Draw a smaller three-quarters of a circle within the iris for the pupil, then shade it in, leaving a little piece of white for the shine in the eyes. Also lightly shade in the iris, which won’t be as dark as the pupil. Begin to shade in the nose to by lightly extending the U in the center in order to add dimension. Lightly draw rounded vertical lines from the eyebrows to the center U of the nose in order to create the bridge of the nose.

Step #6

Final fashion face
Click to enlarge.

On the right, I shaded the face in more to demonstrate the difference between a more realistic face and a more exaggerated one on the left. For the lips, I left some light space to separate the top lip from the bottom. Additionally, I shaded the bottom of the lip to create its dimensional shape. Unless you want your figure to have lined lips, do not outline the feature, just shade.

Alternative Versions

Once you master the basics proportions, feel free to play around with different styles. Fashion faces can be more simple and abstract, even ignoring the proportions which make the face realistic, like the examples below (for each side of the face I tried a different style):

Alternative fashion face 1Alternative fashion face 2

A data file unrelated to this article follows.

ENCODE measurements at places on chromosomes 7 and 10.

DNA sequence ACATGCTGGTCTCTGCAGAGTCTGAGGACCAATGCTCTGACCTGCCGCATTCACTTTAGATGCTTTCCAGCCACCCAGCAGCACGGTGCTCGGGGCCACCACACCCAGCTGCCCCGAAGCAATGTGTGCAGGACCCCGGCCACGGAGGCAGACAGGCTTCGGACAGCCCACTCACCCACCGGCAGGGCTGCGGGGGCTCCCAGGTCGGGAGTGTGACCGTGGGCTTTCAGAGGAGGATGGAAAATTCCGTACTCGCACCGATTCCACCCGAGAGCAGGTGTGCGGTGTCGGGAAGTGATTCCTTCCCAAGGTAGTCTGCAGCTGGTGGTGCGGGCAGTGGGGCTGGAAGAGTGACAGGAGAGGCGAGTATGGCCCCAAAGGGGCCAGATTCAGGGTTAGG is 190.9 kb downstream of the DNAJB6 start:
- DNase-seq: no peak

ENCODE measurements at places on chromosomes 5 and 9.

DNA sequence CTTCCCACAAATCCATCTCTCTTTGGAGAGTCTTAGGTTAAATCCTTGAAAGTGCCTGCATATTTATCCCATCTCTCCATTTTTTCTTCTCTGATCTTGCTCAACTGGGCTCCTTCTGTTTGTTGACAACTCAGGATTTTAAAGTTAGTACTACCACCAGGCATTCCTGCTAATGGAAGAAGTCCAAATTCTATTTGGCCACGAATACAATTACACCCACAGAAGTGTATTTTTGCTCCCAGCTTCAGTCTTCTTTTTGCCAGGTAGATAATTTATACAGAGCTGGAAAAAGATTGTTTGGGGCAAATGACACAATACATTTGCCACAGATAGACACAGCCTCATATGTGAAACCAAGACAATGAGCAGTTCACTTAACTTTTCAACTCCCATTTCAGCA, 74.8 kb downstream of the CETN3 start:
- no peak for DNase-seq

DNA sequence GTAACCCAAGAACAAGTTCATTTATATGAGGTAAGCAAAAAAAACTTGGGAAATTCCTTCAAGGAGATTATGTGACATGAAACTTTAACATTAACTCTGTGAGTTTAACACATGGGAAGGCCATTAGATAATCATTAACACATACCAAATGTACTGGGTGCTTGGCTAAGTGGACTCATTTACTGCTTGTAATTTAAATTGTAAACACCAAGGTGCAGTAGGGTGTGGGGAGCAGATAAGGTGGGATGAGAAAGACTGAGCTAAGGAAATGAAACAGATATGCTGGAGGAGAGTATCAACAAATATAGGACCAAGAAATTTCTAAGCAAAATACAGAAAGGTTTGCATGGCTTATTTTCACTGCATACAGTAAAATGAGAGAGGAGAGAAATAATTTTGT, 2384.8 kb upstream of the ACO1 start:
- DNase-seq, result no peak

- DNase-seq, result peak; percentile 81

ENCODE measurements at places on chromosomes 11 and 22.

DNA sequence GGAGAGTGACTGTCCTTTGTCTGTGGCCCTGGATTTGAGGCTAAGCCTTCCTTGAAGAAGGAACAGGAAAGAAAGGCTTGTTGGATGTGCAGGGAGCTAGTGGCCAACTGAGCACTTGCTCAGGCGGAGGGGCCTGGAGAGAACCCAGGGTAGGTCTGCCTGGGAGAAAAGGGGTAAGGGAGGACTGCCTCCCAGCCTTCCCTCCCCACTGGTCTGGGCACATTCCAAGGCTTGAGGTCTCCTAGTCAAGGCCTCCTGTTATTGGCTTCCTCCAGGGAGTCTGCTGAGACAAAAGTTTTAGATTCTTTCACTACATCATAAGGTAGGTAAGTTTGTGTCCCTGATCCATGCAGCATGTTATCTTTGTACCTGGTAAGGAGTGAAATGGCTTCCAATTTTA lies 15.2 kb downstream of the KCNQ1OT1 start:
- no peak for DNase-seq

Click to enlarge.

Your Thoughts?

What do you think about the fashion face? What else would you like to learn how to draw or make in terms of fashion? What style of the fashion face do you prefer? Post pictures of the ones you drew in the comments below!

Posted on on June 14, 2013 / Filed Under: College Life / Tags: , , , , , ,

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7 Responses to “Fashion Sketching 101: How to Draw Fashion Faces”

  1. 1
    June 14th, 2013 at 2:59 pm

    This is so cool!

  2. 2
    June 14th, 2013 at 3:20 pm

    Amazing! I love your posts! But i think you meant to say that you drew the face more exaggerated on the right side? Maybe the camera flipped your drawing?

  3. 3
    June 14th, 2013 at 5:41 pm

    Ah, thank you so much! I’ve really gotten into sketching this summer (just for fun). I took a class on illustration but the professor was very stringent and would not allow us to “play” (if we wanted a good grade in the class). So I’ve been teaching myself how to sketch. Faces are definitely the most difficult part for me! I’ve gotten down the figure pretty well, but I take forever to finish a face to the point that I’m satisfied. Thanks again!

  4. 4
    June 14th, 2013 at 8:02 pm

    Love this. Wish I could actually draw. I have already seen this on my Pinterest Feed FYI

  5. 5
    June 25th, 2013 at 8:03 pm

    Hey Whitney!
    Thanks so much for this article!! I was wondering if you could answer a couple questions about parsons.
    1. What is the application process like? I’m only a sophomore in high school and while I do draw fashion sketches regularly (daily in the summer when I have time) but I have no clue how to sew… Is that something I need to be able to do before applying? Also are the academic components (GPA, sat scores, etc) as important as the portfolio?
    2. What is the general atmosphere like there? Would you say that the social life is comprable to any other more “traditional” rigorous school?
    Thanks!!

  6. 6
    June 28th, 2014 at 8:20 am

    I love fashion and am trying to perfect my drawings, this was very helpful and very cool!